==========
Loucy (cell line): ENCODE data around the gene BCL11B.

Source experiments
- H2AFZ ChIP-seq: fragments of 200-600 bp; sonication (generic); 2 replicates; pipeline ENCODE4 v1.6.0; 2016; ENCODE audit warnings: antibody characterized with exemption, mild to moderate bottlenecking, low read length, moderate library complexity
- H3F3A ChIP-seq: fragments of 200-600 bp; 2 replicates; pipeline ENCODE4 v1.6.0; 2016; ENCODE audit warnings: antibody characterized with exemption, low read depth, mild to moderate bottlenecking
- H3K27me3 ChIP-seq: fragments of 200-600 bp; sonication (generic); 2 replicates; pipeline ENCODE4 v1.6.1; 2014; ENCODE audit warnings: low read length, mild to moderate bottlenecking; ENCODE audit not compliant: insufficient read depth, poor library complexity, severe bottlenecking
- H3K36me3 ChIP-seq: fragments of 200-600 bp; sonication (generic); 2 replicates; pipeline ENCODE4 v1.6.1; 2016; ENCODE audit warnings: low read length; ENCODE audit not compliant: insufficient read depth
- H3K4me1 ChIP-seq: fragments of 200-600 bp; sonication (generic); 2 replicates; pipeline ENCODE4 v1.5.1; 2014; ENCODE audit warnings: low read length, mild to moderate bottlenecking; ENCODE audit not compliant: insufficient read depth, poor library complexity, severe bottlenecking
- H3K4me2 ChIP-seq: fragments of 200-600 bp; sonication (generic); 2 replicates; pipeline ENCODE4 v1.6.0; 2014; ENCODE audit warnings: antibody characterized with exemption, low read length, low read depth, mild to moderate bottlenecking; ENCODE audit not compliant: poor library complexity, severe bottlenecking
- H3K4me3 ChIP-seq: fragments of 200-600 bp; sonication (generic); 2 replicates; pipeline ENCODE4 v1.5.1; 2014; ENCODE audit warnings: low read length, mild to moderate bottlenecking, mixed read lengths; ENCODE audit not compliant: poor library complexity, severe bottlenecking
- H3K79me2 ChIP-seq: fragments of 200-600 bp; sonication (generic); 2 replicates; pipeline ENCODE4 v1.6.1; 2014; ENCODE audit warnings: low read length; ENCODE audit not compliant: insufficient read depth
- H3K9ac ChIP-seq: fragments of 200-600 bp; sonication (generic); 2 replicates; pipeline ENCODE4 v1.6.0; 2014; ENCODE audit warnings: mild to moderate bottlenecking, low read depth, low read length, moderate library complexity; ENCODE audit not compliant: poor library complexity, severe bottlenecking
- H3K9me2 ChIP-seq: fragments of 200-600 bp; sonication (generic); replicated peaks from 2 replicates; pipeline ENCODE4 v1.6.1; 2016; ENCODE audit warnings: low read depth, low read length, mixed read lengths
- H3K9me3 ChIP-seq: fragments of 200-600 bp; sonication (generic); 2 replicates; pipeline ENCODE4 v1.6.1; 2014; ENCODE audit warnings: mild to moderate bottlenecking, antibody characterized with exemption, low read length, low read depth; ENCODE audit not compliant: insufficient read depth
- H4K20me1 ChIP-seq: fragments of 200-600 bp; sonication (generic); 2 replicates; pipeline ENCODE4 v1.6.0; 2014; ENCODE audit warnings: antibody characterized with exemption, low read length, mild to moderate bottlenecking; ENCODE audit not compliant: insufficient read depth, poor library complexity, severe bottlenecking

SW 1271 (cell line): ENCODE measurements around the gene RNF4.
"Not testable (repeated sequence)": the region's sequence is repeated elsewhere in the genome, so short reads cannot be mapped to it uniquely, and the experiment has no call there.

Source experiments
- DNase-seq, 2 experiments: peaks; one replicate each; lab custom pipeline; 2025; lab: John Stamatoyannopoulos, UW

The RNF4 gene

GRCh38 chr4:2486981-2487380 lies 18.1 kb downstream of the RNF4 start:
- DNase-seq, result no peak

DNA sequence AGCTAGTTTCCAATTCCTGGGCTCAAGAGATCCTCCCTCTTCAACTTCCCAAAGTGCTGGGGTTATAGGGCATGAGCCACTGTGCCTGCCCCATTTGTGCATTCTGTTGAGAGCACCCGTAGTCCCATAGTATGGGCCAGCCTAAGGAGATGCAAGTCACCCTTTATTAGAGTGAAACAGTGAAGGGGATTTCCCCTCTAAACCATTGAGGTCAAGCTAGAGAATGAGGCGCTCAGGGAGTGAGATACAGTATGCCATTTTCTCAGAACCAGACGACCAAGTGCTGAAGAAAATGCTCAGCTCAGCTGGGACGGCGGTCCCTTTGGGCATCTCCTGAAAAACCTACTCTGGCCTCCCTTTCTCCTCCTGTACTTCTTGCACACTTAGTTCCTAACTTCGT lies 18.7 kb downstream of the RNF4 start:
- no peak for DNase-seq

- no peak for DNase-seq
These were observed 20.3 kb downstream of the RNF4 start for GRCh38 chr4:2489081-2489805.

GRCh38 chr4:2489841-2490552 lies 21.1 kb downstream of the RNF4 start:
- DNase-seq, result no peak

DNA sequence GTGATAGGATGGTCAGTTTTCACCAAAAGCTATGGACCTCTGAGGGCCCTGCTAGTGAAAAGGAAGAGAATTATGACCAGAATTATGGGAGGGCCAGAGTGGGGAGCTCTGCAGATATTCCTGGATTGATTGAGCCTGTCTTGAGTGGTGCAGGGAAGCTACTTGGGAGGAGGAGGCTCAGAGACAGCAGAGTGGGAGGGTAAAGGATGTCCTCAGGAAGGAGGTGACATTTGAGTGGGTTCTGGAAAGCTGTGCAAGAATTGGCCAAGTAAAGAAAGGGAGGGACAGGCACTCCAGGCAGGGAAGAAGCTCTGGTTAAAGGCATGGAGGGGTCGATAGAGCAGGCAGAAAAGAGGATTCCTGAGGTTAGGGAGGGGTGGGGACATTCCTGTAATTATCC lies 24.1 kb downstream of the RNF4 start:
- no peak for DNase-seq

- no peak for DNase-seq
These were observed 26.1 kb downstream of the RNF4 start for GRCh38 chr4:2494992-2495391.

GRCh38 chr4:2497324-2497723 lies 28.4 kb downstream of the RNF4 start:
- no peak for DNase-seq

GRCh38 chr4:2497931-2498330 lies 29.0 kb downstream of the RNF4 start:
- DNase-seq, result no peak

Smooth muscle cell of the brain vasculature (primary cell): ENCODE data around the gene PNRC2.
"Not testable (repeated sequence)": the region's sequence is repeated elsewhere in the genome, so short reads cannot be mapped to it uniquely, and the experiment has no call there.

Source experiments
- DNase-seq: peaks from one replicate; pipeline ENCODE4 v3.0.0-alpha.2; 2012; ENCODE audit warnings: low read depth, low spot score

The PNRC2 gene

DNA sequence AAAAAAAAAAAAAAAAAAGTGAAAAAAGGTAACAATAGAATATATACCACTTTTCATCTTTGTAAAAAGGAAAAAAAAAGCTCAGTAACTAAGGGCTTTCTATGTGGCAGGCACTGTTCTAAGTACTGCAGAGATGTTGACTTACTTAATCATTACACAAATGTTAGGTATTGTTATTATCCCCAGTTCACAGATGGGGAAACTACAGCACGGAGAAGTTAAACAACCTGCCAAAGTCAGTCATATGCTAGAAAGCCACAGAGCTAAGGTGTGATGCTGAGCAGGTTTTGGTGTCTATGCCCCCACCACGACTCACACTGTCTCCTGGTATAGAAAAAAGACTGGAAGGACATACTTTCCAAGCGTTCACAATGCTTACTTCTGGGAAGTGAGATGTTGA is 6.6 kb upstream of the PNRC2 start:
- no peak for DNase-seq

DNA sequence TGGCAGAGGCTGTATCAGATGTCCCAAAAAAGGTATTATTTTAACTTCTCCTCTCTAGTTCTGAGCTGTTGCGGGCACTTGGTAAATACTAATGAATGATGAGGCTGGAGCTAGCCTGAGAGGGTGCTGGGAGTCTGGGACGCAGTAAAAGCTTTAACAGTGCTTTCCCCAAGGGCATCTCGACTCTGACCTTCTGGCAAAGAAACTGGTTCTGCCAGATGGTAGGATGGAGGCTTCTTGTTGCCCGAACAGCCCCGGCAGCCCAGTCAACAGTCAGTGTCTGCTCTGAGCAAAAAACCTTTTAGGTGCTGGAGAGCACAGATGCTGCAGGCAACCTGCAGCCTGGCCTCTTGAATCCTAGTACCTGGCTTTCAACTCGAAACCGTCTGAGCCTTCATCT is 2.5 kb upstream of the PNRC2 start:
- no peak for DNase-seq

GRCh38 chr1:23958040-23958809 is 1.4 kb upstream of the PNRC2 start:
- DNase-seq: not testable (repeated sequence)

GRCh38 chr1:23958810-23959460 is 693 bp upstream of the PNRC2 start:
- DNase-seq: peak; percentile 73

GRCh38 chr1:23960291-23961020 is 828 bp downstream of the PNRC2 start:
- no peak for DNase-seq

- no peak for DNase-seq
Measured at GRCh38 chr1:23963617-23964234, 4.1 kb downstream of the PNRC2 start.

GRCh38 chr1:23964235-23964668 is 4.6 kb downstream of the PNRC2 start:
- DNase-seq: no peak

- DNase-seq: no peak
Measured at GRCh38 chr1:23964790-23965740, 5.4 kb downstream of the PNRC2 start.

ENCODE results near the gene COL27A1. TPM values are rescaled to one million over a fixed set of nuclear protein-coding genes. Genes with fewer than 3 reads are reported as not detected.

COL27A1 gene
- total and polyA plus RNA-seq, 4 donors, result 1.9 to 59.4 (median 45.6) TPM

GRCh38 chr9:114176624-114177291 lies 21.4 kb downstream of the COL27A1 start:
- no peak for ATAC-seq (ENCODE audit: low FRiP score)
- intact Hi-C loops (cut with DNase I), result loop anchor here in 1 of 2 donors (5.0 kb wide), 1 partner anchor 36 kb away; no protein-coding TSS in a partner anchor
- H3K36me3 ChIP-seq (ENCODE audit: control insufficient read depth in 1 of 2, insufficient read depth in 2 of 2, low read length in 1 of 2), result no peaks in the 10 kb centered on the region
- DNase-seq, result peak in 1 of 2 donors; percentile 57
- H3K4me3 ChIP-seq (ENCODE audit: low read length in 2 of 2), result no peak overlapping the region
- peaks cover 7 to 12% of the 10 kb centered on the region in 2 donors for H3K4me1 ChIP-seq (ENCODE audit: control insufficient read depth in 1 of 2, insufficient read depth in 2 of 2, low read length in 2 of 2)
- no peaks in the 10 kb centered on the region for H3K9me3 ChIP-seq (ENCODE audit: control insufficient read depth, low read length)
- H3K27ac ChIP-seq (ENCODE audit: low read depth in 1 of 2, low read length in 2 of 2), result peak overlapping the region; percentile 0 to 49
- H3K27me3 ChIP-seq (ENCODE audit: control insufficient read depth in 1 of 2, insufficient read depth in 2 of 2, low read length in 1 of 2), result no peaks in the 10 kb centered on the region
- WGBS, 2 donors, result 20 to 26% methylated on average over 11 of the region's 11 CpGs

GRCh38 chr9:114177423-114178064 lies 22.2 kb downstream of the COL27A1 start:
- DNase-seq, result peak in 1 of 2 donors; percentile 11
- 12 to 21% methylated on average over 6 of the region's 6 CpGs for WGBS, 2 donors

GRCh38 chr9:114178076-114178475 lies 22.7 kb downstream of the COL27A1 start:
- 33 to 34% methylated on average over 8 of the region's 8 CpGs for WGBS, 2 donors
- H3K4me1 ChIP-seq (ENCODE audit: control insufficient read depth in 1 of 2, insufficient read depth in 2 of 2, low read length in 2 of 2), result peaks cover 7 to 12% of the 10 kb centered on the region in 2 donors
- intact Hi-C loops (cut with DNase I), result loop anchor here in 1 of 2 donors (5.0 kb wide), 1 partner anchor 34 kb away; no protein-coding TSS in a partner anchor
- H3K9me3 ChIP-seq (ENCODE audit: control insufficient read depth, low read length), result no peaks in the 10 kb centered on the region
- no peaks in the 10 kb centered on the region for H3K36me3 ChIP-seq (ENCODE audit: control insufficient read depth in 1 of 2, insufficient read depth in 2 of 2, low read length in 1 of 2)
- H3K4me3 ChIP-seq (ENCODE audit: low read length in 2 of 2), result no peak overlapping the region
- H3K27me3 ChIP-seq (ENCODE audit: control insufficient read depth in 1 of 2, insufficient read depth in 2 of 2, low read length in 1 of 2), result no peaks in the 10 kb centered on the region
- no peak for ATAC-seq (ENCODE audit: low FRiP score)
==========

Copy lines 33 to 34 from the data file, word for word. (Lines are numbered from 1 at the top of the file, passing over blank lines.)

- no peak for DNase-seq

GRCh38 chr4:2497931-2498330 lies 29.0 kb downstream of the RNF4 start: